A life-lesson from Rock-Climbing
Have you ever stopped to consider the cost of asking yourself “what if”?
Very often we are not even aware that we are asking ourselves this question. Yet, we take into consideration the “WHAT IF”- which is “the worst case scenarios” and this impacts our behavior and the final outcome.
The thing is: When you visualize something scary you will end up being scared. So thinking about the “what if” is the best way to get stopped from manifesting what we truly want to manifest.
You know that you need to push things in life to get what you want, but you are scared that the worst case scenario happens. You want to move from A to B, but you are afraid that on the way to B, you could lose what you already have (A) without eventually making it to B.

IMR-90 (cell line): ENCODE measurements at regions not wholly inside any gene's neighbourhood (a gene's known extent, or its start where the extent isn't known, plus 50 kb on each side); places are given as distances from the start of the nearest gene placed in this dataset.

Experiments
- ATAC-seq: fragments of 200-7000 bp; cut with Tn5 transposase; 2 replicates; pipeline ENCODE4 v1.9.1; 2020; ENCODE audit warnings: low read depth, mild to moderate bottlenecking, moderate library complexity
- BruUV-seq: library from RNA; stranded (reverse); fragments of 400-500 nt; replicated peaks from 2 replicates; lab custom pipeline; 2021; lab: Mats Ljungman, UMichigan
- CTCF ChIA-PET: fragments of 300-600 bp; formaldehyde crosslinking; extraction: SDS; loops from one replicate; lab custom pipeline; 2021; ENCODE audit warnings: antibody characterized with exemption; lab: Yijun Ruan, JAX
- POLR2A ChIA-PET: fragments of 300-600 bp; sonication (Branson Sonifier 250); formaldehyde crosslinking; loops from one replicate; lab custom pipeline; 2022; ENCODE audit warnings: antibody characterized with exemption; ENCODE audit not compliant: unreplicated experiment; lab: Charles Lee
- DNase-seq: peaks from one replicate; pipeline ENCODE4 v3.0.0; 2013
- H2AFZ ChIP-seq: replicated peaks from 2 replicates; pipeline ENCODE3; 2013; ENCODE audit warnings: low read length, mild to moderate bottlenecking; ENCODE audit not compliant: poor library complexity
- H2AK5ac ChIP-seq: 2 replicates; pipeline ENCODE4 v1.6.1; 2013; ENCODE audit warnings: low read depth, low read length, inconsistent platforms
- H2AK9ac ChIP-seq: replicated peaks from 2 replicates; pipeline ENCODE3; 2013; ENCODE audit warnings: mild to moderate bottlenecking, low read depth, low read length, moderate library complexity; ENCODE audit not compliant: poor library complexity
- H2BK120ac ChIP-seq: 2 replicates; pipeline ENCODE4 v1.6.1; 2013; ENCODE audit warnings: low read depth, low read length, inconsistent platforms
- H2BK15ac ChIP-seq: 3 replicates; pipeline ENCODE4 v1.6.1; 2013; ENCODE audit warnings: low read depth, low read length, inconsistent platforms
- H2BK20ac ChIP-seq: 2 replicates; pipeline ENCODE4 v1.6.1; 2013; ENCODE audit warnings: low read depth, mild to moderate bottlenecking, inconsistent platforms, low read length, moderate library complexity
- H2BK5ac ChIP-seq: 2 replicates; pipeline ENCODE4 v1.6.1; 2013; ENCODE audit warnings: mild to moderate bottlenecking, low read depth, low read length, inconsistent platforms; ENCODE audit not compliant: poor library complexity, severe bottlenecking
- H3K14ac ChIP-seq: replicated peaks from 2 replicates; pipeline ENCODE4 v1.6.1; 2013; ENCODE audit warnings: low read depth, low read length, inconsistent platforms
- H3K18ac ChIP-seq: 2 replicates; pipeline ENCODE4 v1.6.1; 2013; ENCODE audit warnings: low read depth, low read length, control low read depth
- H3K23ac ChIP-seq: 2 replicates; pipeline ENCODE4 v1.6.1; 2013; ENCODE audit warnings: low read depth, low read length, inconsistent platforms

I have experienced that when I decided to change my career (like a dozen times!), when choosing to cut a relationship that wasn’t functioning, and of course, in handling my business too.
Recently, rock-climbing taught me a great life lesson on this.
You might know that when you lead climb, you are climbing up and anchoring yourself for safety on “bolts” placed on the wall, usually at a distance of 1-2 meters from each other.
The closer you get to the next bolt, the longer you fly down if you fall.
Climbing is like living
To me this is a great metaphor of anything in life: we need to get away from the comfort zone- the bolt we are hanging on- and face the fear of falling, knowing that the closer you get to the next bolt, the more disastrous the fall you could catch.